Archive for : Repair

A Racial Justice Shabbat Dinner with Michael Twitty

Shabbat dinner naturally has a lot going for it. The food (challah! matzo ball soup!), the singing, the camaraderie, the chance to truly rest and enjoy friends and family after a long week – it’s hard to improve upon. But one recent Shabbat dinner held in Atlanta, Georgia last week stands out from the pack.

On November 11, Repair the World hosted a #TurntheTables Shabbat dinner as part of our time at Facing Race: A National Conference – a multiracial, intergenerational gathering focused on racial and social justice. We had spent time at the conference engaging with and learning from community organizers, educators, interfaith clergy members, and other leaders of the racial and social justice movements, and it was time to rest and recharge.

Michael Twitty As night fell and the Shabbat candles were lit, more than 100 people joined together around the table (or rather, many tables!) for dinner, discussion, and a conversation with culinary historian and writer, Michael Twitty.

Twitty focuses much of his scholarship on the history and culture behind African and African-diaspora cuisines, as well as on the idea of “identity cooking” – his theory about the way people construct and express their complex identities through food. As a Black Jewish man, Twitty often writes about his own experiences melding the, as he writes on his website, “histories, tastes, flavors, and Diasporic wisdom of being Black and Jewish.”

With the results of the national Presidential election just 3 days old, he spoke about the commonalities and distinctions between the Jewish and Black experience as minorities in America, and the critical importance of loving and protecting one another as full and complex human beings.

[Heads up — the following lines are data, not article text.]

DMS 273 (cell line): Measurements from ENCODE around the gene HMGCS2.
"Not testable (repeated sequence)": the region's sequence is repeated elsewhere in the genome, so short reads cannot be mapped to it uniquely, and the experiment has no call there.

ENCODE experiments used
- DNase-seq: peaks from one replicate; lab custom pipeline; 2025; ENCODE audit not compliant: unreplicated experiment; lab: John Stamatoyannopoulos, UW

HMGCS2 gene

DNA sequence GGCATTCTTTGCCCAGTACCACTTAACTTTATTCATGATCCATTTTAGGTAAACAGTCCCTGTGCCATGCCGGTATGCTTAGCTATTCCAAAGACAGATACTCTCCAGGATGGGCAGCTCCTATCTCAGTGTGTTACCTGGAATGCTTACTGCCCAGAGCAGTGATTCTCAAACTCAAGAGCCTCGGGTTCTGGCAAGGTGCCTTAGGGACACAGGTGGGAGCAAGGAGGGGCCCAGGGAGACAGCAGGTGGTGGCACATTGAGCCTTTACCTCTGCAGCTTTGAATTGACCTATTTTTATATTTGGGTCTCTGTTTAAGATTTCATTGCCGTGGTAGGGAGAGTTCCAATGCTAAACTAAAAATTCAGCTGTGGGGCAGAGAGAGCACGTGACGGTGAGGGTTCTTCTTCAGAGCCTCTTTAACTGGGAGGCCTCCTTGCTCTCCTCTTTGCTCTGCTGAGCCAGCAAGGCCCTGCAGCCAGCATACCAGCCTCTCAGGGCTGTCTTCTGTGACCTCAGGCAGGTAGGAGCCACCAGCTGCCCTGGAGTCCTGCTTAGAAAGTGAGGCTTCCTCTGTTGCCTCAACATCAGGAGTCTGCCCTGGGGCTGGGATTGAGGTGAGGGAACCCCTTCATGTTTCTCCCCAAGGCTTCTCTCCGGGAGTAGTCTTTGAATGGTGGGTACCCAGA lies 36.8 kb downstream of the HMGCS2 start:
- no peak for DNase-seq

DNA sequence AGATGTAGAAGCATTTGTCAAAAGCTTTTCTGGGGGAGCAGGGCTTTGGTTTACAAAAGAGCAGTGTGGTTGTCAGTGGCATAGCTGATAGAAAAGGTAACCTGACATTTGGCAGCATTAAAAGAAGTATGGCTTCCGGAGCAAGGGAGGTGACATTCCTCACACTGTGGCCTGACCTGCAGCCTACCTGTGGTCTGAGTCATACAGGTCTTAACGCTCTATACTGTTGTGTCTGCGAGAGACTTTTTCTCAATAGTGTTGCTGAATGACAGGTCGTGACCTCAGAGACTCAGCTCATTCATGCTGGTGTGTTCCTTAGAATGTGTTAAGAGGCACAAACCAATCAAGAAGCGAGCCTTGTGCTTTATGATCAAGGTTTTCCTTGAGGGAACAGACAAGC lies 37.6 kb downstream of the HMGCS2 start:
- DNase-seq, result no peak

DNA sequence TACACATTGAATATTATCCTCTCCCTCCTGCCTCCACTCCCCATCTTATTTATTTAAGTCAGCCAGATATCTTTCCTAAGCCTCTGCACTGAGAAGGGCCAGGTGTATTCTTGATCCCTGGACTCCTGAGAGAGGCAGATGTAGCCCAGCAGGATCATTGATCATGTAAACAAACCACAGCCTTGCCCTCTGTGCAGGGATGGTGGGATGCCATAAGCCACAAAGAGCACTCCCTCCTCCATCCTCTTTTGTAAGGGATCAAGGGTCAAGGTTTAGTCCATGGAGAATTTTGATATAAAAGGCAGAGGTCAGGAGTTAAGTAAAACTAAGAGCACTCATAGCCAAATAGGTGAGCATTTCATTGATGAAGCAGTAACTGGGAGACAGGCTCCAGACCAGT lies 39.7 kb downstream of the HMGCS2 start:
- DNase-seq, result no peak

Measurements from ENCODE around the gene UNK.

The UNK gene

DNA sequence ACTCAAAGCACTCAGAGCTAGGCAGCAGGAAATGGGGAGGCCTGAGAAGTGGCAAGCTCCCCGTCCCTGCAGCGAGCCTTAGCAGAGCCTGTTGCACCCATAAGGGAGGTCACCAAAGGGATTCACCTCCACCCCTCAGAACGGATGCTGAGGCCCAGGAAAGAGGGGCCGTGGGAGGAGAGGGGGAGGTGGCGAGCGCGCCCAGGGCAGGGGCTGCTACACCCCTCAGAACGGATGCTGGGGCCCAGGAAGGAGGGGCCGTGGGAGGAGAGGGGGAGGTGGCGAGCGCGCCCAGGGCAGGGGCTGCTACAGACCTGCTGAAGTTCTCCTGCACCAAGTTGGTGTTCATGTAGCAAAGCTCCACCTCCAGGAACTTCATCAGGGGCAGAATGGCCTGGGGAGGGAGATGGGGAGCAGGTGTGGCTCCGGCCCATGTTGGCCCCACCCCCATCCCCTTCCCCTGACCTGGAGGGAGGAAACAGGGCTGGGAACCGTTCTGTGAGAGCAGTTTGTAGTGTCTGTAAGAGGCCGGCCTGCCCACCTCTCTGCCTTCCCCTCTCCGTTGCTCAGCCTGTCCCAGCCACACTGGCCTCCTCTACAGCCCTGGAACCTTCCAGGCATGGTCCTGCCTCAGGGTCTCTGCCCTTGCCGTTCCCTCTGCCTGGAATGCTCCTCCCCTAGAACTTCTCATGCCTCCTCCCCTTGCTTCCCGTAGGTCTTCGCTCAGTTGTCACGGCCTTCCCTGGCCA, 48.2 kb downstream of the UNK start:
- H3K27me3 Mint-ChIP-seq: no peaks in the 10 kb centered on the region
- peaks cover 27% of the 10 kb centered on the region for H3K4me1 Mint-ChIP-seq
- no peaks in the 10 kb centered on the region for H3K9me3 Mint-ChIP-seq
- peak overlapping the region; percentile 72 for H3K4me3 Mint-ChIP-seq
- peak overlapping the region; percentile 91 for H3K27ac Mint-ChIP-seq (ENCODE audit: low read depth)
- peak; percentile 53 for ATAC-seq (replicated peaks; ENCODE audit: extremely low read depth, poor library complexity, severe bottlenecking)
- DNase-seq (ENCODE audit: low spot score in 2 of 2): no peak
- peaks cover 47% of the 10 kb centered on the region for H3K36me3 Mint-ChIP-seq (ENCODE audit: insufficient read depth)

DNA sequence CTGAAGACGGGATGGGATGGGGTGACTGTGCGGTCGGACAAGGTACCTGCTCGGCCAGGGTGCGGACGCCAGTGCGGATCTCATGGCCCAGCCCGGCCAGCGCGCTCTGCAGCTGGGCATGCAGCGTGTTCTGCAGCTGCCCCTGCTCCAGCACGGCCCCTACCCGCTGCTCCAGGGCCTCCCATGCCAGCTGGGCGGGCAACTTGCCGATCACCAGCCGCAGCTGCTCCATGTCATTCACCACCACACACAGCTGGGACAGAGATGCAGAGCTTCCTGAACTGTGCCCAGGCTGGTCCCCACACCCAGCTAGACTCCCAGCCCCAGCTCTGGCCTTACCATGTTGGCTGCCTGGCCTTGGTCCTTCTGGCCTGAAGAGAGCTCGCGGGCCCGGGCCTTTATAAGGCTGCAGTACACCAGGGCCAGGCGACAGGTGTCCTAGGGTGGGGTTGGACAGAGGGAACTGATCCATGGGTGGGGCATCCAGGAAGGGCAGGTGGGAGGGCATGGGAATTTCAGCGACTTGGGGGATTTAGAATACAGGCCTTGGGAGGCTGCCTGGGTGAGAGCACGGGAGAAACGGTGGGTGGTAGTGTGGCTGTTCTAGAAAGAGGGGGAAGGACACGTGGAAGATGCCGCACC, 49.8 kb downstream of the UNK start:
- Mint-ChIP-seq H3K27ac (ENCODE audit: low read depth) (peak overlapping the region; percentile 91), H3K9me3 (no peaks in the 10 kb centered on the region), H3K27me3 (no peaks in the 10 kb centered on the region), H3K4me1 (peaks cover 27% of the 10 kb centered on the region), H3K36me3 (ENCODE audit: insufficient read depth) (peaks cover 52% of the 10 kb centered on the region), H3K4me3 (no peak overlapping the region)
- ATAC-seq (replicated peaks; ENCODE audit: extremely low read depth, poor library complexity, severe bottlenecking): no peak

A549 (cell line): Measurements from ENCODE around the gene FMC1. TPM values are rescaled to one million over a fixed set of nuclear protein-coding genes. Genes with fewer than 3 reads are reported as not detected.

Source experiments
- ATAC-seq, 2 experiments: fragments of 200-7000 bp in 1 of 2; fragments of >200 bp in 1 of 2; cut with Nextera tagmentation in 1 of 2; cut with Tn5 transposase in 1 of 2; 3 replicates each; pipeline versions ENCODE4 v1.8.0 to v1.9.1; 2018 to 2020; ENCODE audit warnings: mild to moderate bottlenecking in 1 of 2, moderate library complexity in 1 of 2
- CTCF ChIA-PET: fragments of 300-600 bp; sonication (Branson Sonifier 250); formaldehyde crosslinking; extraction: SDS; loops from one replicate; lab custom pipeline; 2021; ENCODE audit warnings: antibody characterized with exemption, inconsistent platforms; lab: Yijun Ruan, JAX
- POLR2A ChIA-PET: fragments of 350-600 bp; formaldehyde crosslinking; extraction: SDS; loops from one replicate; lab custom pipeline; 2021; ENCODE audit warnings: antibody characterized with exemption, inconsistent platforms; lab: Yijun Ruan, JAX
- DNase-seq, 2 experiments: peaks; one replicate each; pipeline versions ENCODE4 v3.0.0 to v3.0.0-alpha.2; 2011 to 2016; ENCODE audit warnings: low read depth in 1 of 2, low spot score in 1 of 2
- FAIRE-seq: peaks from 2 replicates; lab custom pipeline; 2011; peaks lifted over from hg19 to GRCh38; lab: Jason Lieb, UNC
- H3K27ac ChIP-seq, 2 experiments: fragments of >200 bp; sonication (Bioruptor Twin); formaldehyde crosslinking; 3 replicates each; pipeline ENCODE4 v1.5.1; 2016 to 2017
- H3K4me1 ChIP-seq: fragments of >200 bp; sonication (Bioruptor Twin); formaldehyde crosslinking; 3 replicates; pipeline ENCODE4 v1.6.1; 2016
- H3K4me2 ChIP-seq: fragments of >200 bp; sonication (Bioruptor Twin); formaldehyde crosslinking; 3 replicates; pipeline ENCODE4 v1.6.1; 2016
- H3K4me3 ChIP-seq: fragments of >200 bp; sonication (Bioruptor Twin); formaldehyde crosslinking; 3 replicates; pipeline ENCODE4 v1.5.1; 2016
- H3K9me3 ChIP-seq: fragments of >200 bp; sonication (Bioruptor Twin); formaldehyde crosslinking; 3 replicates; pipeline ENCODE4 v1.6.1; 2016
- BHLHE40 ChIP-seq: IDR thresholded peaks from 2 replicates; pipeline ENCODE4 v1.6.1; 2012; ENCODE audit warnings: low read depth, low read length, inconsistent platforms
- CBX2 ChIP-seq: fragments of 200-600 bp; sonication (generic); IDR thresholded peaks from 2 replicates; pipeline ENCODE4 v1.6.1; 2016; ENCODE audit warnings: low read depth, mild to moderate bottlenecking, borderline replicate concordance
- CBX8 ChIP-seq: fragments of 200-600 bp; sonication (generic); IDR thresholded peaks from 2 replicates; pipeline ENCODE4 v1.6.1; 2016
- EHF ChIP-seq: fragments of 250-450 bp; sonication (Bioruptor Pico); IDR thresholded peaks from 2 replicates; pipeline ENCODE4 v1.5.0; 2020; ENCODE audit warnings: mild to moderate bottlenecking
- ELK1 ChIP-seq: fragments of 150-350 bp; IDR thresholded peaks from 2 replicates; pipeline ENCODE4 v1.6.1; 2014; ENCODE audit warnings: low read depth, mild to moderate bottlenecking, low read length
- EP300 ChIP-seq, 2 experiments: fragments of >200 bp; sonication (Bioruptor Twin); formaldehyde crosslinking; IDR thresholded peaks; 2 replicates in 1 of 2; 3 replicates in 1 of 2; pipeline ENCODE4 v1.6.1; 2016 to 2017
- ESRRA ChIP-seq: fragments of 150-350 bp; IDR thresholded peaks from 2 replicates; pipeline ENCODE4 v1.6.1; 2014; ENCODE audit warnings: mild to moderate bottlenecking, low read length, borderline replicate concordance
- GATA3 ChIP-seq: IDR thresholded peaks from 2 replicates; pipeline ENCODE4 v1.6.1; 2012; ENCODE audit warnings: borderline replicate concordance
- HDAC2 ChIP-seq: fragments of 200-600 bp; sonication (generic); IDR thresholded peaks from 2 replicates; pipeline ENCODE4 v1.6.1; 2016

During dinner, guests were also prompted to discuss questions around the table like, “Where are you coming from in your racial justice journey?” which gave them a chance to get to know one another on a deeper level. The dinner closed with an alternative take of the Birkat Hamazon – or the grace/thanks traditionally said after meals in the Jewish tradition. The words of the blessing said it all:

“Giving and receiving we open up our hands / from seedtime to harvest we’re partners with the land.
We all share a vision of wholeness and release / Where every child is nourished and we all live in peace.”

For more information about Repair the World’s #TurntheTables Shabbat dinner, check out the article in the Atlanta Jewish Times, read through the dinner guide Repair the World created, and listen to Twitty’s speech in full.

#8Nights of Hanukkah Service: Give Information

Join Repair the World in celebrating the #8Nights of Hanukkah service as we dedicate the Festival of Lights to helping others. Each day we will suggest a service project, donation opportunity, or other way to spread tikkun olam and get involved for the holiday. After all, Hanukkah is a holiday of miracles – why not make some? First up: give the gift of information.

Let’s face it, the news these days can be more confusing then illuminating. On this first day of Hanukkah, give your loved ones and the people in your wider community the chance to get informed and empowered with knowledge. Here’s how.

Give: Magazines. Purchase your friend a yearlong (or two years!) subscription to The New Yorker, the Economist, The Atlantic, Mother Jones, Tablet Magazine, or another magazine that offers in-depth, reported pieces on stories that matter.

Give: Books. Same idea as above, but replace a timely, thought provoking book in the place of a magazine. Ta-Nehishi Coates’ Between the World and Me and I Am Malala by Malala Yousafzai are two great options.

Give: Education. Make a donation to DonorsChoose, a website that lets classroom teachers crowdfund supplies and educational resources they need for their classrooms.

Give: Experience. Nothing teaches quite like reflecting on one’s personal experiences. Volunteer at an organization like 826, a writing and tutoring center that gives young students the incomparable opportunity to share their stories.

Keep your eyes peeled for each service gift idea – and this Hanukkah, let your spirit for volunteering last for eight days and nights!